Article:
Updated learning laboratory to reopen early 2018
Story and photos by Elizabeth Kessel
After graduation in June, the Environmental Learning Center will shut down for restoration purposes and redesign of the area until the end of 2017. Students, staff and the community alike will be able to explore the new ELC at the beginning of 2018.
On Feb. 23, everyone from staff, to students and the community were invited to the ELC gathering where everyone could share their information, stories and artifacts.
The ELC has a rich history and many fun stories. For example, the lights in the Lakeside Education Hall were donated from the Clackamas County Sheriff’s Office, which were confiscated from a marijuana growing operation. Also, the ELC used to have one of the first recycling centers in Oregon.
Many stories and great experiences have taken place at the ELC, and for reasons like this, the ELC is getting a “makeover.”
Some of the things to look forward to are: a new outdoor amphitheater for classes, seven new metal bridges made by welding students, and a clean-up of the creek that runs through the site.
Other changes include new, large windows for classrooms, new restrooms to keep up with ADA compliance, an upgrade to the pavilion, turning it into a wet lab and the addition of a Giving Tree.
The Giving Tree is part of a fundraising effort for sustaining the ELC.
“It’s a learning experience for students,” said Jennifer Nelson the project coordinator for the ELC restoration. “Our art department and our welding department is creating and building this structure out of metal, and it’s going to be a large statue, basically a tree. We have multiple shaped leaves, and you can, for $250, purchase a leaf. We’re going to have a plaque on them, your name would be engraved.”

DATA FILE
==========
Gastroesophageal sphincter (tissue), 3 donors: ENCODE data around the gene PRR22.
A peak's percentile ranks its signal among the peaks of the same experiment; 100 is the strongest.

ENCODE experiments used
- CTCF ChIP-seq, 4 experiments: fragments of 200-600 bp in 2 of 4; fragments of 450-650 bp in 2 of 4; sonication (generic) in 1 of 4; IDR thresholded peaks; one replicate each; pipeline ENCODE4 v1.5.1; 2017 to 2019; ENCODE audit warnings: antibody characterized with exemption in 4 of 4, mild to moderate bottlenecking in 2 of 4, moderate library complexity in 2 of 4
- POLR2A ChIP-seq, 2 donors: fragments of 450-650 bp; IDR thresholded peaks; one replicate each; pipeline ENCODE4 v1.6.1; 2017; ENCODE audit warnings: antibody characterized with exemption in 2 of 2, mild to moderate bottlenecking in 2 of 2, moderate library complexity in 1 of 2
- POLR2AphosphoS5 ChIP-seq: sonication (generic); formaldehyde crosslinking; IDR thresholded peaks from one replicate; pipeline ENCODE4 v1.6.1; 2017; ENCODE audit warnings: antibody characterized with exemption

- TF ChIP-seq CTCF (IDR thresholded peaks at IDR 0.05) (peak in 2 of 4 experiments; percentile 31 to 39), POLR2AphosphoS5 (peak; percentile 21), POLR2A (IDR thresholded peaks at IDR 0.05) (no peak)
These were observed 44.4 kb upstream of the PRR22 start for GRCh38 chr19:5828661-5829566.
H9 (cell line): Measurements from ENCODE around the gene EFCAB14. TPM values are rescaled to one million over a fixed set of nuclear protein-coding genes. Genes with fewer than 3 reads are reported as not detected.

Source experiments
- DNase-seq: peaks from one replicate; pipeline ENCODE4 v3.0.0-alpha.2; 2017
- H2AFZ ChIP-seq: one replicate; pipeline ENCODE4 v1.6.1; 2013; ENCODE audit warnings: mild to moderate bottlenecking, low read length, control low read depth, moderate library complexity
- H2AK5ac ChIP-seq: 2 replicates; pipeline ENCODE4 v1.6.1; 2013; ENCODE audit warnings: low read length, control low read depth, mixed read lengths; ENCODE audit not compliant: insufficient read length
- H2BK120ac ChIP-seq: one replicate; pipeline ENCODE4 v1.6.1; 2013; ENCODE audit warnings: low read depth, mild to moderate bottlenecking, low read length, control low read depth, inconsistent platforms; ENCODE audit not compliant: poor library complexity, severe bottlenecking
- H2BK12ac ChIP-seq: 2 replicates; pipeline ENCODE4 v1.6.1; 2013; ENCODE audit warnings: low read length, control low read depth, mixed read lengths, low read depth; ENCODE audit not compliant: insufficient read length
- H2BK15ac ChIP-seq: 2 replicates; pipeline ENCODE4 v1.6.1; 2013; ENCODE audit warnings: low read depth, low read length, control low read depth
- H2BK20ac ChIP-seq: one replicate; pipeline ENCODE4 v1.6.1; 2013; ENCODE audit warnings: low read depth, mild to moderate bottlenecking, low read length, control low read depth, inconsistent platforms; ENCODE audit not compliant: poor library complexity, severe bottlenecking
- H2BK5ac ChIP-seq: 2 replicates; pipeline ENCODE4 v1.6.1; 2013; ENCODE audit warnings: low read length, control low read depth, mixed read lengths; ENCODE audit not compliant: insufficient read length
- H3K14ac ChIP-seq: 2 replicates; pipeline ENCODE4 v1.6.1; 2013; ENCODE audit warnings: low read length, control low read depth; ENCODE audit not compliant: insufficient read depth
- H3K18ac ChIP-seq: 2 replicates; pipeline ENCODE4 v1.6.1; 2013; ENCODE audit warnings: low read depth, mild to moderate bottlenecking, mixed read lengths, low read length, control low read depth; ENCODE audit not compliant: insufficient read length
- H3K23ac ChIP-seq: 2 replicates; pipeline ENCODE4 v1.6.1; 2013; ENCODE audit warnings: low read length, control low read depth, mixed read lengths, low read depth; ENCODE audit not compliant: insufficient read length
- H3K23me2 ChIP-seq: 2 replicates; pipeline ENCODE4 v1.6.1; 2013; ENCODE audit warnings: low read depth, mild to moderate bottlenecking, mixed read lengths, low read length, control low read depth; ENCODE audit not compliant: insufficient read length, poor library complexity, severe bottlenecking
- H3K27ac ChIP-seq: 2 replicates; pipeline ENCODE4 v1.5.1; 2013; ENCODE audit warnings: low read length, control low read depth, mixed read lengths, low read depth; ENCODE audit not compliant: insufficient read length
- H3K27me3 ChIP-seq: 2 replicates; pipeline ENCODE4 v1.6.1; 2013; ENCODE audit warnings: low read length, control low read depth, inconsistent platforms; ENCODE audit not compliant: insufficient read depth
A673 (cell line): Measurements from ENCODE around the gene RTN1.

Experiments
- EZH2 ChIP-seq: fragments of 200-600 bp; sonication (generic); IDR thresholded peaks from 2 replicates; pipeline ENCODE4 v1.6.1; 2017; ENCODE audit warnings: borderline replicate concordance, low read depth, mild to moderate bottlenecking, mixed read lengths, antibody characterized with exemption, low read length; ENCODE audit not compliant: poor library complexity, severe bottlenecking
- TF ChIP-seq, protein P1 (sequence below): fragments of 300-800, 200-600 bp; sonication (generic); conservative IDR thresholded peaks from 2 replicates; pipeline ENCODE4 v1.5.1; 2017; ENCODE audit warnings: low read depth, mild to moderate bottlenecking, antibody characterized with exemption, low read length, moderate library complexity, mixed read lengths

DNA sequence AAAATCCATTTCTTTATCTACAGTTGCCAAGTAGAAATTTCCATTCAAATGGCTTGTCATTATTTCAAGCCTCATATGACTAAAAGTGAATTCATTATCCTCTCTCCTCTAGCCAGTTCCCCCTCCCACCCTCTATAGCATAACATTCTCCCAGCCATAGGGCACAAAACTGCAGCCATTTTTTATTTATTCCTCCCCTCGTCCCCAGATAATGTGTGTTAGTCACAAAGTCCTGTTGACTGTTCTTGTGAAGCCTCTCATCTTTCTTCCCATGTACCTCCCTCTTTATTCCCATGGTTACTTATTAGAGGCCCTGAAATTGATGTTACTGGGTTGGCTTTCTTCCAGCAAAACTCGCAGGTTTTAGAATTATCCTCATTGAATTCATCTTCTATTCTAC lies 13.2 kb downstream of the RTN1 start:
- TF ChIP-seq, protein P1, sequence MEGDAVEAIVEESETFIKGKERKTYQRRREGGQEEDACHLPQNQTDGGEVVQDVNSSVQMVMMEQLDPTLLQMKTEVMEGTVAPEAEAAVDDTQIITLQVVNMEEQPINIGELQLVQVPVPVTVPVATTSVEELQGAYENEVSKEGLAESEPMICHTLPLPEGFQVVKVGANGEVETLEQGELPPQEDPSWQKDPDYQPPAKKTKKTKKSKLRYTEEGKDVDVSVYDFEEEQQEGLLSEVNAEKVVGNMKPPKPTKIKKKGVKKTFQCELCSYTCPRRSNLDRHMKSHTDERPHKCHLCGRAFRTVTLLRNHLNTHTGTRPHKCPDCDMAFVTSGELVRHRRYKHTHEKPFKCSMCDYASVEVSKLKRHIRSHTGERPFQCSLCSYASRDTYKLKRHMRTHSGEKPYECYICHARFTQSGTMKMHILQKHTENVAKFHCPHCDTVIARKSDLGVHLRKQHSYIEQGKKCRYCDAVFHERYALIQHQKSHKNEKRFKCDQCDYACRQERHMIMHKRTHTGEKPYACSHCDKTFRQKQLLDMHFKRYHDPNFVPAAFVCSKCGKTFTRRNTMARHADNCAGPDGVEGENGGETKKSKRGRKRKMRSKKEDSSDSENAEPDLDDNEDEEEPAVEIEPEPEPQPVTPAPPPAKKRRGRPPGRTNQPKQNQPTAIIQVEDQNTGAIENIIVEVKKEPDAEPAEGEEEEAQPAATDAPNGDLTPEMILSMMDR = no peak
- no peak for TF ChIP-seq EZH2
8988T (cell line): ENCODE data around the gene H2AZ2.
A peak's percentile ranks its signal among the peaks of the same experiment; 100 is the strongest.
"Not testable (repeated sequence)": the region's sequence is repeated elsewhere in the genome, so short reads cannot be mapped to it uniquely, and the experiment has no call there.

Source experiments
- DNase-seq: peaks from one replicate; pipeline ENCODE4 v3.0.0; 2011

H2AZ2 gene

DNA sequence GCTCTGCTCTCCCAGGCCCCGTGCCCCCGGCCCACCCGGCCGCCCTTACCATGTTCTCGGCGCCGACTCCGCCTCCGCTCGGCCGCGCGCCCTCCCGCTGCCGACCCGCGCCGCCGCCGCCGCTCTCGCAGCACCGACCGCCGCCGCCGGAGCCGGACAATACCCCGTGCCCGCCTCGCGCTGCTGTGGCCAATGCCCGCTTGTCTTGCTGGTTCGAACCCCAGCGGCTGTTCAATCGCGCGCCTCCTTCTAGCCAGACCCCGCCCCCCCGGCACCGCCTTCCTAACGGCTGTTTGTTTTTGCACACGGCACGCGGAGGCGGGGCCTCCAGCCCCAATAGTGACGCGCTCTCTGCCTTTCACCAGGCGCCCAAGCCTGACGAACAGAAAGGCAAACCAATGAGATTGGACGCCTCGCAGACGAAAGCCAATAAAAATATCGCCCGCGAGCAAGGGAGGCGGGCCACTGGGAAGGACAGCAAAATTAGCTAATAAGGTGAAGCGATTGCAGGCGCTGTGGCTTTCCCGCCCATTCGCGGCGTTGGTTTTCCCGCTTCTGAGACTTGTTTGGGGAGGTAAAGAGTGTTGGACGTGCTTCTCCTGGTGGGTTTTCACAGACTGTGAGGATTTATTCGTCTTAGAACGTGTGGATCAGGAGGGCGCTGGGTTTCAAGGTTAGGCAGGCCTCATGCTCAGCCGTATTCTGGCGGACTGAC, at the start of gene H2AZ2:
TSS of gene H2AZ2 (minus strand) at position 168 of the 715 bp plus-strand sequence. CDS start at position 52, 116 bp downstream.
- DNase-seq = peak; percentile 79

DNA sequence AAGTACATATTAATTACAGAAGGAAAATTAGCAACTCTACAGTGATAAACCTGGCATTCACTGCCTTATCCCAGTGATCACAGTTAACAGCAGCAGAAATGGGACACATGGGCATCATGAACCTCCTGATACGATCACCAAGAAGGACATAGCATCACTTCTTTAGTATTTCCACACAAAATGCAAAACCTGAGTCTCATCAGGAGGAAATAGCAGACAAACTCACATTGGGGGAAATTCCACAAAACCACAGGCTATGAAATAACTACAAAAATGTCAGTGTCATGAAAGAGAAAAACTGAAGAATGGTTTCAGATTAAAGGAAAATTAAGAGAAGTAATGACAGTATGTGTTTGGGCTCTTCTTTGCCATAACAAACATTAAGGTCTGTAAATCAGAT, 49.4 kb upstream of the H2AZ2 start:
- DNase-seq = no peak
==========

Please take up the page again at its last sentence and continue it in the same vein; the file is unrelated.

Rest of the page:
Classes will be integrated with the ELC starting in 2018, which will get more students outside, according to Renee Harber, the ELC educational program manager.
“There has been a strong educational program here in the past, but it has gone up and down over the years,” said Harber. “Our goal now is to bring it back up, to where we’re a leader in environmental education for the community, for K-12, for school groups. Community members will have community workshops, and also we want to do some industry trainings.”
Harber is planning to get classes including welding, art, writing and biology outside, using the ELC for educational purposes.
Doug Neeley, former mayor of Oregon City and long-time supporter of CCC, agrees that the programs combined with the ELC will be successful.
“It will lead to more program activity occurring here that was lost in the past,” said Neeley.
On May 18, there will be a restoration kickoff held at the ELC for everyone to participate in. On April 22, mini classes, craft projects and music will be held for Earth Day. People can learn about attracting wildlife, plant identification and more.
The ELC is a place of nature within the city, where people can listen to the birds and frogs while enjoying a walk over bridges. The restoration that will take place, will take a beautiful place and make it even better.